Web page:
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Mar 25, 2013, 2:10 PM
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Re: [carabiner96] Visa authorizes credit card fees to be passed onto the consumer [In reply to]
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I've only read the first few posts, but went to click the link to see what it said - and it does say
In reply to:
Retailers are permitted to apply a surcharge to only credit card purchases and cannot impose a surcharge for purchases made using a debit or prepaid card.


I would like to point out, though, that when credit cards first came into regular use, retailers were sold the concept of accepting those cards as a way to capture more sales(because people would be inclined to purchase beyond what they normally would with cash).

Any business person with a brain has already included the cost of doing c/card transactions in their costs. Small businesses liked "cash" because they got to pocket that additional bit. It wasn't like they were "out" any money(since it was already accounted for in selling price).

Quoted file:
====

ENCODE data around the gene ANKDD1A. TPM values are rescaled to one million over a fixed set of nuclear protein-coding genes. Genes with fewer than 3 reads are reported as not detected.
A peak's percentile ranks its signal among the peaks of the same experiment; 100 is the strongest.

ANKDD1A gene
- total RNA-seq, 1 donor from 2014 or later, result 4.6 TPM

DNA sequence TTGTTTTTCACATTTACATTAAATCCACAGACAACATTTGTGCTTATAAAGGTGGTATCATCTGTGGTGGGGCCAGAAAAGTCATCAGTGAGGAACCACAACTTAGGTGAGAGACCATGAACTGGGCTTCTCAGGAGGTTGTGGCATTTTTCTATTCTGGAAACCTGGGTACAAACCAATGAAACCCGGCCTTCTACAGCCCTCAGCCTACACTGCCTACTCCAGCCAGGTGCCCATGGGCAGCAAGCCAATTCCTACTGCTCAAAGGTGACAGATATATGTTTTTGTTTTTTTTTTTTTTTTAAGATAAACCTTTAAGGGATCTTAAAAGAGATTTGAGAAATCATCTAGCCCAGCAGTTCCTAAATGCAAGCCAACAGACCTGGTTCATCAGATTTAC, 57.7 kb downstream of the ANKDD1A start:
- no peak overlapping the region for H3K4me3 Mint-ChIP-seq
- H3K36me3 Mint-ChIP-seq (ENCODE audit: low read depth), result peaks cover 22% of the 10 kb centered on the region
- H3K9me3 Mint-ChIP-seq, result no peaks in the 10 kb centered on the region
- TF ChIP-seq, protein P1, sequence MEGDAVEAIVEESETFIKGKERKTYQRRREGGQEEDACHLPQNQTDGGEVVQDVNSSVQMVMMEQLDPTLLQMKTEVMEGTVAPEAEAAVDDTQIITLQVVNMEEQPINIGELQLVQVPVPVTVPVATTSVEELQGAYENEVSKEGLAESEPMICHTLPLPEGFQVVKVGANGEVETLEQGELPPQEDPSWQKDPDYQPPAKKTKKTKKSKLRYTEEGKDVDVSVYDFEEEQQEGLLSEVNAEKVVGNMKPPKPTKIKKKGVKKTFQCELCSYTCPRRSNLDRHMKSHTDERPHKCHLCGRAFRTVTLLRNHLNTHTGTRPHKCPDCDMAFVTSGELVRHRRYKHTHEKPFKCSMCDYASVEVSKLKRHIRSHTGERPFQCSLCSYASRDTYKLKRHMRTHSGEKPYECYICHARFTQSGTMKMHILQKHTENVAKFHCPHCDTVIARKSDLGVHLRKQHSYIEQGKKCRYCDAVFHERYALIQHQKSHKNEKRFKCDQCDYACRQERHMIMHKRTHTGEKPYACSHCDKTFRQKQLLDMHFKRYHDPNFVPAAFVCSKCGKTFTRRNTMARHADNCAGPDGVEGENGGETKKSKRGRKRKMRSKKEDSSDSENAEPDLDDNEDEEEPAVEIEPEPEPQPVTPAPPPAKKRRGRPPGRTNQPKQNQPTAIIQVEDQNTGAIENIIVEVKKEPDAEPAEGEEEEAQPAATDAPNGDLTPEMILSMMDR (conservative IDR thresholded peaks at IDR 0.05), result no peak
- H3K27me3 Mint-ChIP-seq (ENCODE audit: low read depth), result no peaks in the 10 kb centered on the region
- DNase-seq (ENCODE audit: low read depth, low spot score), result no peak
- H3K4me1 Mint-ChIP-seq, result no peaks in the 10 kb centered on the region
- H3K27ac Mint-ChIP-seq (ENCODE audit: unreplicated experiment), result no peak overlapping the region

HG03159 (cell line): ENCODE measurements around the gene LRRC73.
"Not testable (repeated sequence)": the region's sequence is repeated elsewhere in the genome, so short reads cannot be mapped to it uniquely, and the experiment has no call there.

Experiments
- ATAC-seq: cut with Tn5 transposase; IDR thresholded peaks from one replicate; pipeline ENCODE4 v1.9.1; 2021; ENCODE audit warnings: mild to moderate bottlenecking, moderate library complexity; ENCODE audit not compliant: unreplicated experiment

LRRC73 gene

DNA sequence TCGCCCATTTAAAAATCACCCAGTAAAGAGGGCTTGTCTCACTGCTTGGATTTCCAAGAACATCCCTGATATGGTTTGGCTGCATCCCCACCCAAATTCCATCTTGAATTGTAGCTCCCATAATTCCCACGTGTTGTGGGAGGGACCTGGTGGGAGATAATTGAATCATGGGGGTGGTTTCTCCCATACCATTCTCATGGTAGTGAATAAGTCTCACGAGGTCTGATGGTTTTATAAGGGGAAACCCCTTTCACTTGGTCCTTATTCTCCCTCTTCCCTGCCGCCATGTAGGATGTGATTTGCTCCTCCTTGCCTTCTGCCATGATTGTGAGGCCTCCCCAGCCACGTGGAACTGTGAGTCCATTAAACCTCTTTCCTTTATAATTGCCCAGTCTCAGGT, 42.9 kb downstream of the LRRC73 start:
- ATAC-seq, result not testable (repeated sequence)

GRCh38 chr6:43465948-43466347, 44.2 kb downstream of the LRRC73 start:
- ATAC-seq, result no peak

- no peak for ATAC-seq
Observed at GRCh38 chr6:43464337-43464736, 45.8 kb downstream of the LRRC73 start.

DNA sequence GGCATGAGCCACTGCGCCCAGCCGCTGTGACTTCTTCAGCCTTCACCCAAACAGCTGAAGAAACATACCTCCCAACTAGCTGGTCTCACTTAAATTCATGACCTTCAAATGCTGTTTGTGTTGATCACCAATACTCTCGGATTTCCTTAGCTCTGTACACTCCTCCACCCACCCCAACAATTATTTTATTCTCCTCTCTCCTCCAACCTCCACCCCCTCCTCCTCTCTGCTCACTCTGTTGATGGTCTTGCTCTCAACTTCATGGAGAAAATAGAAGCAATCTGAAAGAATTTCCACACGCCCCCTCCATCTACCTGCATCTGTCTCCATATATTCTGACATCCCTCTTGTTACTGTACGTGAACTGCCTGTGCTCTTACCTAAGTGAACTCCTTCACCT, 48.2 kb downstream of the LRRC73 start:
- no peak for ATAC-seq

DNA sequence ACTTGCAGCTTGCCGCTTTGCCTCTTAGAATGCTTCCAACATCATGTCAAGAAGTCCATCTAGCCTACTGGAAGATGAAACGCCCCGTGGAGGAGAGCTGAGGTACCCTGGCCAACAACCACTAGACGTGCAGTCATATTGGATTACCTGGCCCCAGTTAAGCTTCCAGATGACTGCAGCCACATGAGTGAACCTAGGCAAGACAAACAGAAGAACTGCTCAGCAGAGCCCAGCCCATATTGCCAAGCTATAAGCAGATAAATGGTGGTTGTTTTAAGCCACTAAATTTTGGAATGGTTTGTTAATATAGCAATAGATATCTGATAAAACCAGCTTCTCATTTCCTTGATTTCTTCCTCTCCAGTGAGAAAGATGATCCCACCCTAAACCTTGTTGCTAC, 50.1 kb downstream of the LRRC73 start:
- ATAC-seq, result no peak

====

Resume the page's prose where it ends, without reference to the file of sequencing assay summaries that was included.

It would be an extraordinarily bizarre occurrence if retailers suddenly reduced prices by whatever the percentage they have had to pay is, now that they are passing that fee to consumer. It would be the *right* thing to do - but doing the right thing, when it comes to making money in the US, seems to be something most do not comprehend.


petsfed


Mar 25, 2013, 3:30 PM
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happiegrrrl wrote: